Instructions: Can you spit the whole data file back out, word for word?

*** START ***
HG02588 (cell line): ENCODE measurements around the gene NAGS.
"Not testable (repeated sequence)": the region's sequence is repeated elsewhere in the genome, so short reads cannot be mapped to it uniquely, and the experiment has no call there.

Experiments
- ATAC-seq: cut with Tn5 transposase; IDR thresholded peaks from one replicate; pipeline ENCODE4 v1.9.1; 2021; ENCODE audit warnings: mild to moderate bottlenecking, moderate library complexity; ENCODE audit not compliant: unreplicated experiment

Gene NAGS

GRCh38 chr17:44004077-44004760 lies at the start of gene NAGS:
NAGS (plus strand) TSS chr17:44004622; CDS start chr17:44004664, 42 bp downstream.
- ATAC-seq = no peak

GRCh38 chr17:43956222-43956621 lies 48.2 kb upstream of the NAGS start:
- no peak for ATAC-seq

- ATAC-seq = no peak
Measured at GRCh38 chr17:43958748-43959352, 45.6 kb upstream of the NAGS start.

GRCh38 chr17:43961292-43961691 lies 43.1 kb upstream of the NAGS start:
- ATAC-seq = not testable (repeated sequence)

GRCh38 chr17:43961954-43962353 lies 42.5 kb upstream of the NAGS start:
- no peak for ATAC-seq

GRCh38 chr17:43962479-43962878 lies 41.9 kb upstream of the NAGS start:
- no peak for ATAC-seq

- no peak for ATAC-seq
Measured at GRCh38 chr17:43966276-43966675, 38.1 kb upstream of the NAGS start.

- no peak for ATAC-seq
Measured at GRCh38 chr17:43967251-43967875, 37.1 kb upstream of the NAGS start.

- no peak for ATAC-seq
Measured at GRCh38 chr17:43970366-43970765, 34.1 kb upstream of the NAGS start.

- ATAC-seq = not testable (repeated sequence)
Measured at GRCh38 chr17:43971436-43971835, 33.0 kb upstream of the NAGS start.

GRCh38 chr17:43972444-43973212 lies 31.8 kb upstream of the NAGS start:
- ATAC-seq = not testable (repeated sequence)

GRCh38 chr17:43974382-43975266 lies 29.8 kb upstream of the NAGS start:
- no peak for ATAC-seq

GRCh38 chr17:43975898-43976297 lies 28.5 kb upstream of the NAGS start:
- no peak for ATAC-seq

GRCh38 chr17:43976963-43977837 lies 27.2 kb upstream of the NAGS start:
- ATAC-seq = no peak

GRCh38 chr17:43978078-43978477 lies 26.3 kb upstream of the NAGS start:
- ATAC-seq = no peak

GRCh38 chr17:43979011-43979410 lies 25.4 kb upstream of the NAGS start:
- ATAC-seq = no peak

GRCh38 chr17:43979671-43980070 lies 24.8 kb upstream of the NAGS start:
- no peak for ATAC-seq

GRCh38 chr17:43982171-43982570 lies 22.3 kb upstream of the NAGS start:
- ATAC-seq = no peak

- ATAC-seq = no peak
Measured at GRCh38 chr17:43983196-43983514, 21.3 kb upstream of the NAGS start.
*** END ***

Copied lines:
HG02588 (cell line): ENCODE measurements around the gene NAGS.
"Not testable (repeated sequence)": the region's sequence is repeated elsewhere in the genome, so short reads cannot be mapped to it uniquely, and the experiment has no call there.

Experiments
- ATAC-seq: cut with Tn5 transposase; IDR thresholded peaks from one replicate; pipeline ENCODE4 v1.9.1; 2021; ENCODE audit warnings: mild to moderate bottlenecking, moderate library complexity; ENCODE audit not compliant: unreplicated experiment

Gene NAGS

GRCh38 chr17:44004077-44004760 lies at the start of gene NAGS:
NAGS (plus strand) TSS chr17:44004622; CDS start chr17:44004664, 42 bp downstream.
- ATAC-seq = no peak

GRCh38 chr17:43956222-43956621 lies 48.2 kb upstream of the NAGS start:
- no peak for ATAC-seq

- ATAC-seq = no peak
Measured at GRCh38 chr17:43958748-43959352, 45.6 kb upstream of the NAGS start.

GRCh38 chr17:43961292-43961691 lies 43.1 kb upstream of the NAGS start:
- ATAC-seq = not testable (repeated sequence)

GRCh38 chr17:43961954-43962353 lies 42.5 kb upstream of the NAGS start:
- no peak for ATAC-seq

GRCh38 chr17:43962479-43962878 lies 41.9 kb upstream of the NAGS start:
- no peak for ATAC-seq

- no peak for ATAC-seq
Measured at GRCh38 chr17:43966276-43966675, 38.1 kb upstream of the NAGS start.

- no peak for ATAC-seq
Measured at GRCh38 chr17:43967251-43967875, 37.1 kb upstream of the NAGS start.

- no peak for ATAC-seq
Measured at GRCh38 chr17:43970366-43970765, 34.1 kb upstream of the NAGS start.

- ATAC-seq = not testable (repeated sequence)
Measured at GRCh38 chr17:43971436-43971835, 33.0 kb upstream of the NAGS start.

GRCh38 chr17:43972444-43973212 lies 31.8 kb upstream of the NAGS start:
- ATAC-seq = not testable (repeated sequence)

GRCh38 chr17:43974382-43975266 lies 29.8 kb upstream of the NAGS start:
- no peak for ATAC-seq

GRCh38 chr17:43975898-43976297 lies 28.5 kb upstream of the NAGS start:
- no peak for ATAC-seq

GRCh38 chr17:43976963-43977837 lies 27.2 kb upstream of the NAGS start:
- ATAC-seq = no peak

GRCh38 chr17:43978078-43978477 lies 26.3 kb upstream of the NAGS start:
- ATAC-seq = no peak

GRCh38 chr17:43979011-43979410 lies 25.4 kb upstream of the NAGS start:
- ATAC-seq = no peak

GRCh38 chr17:43979671-43980070 lies 24.8 kb upstream of the NAGS start:
- no peak for ATAC-seq

GRCh38 chr17:43982171-43982570 lies 22.3 kb upstream of the NAGS start:
- ATAC-seq = no peak

- ATAC-seq = no peak
Measured at GRCh38 chr17:43983196-43983514, 21.3 kb upstream of the NAGS start.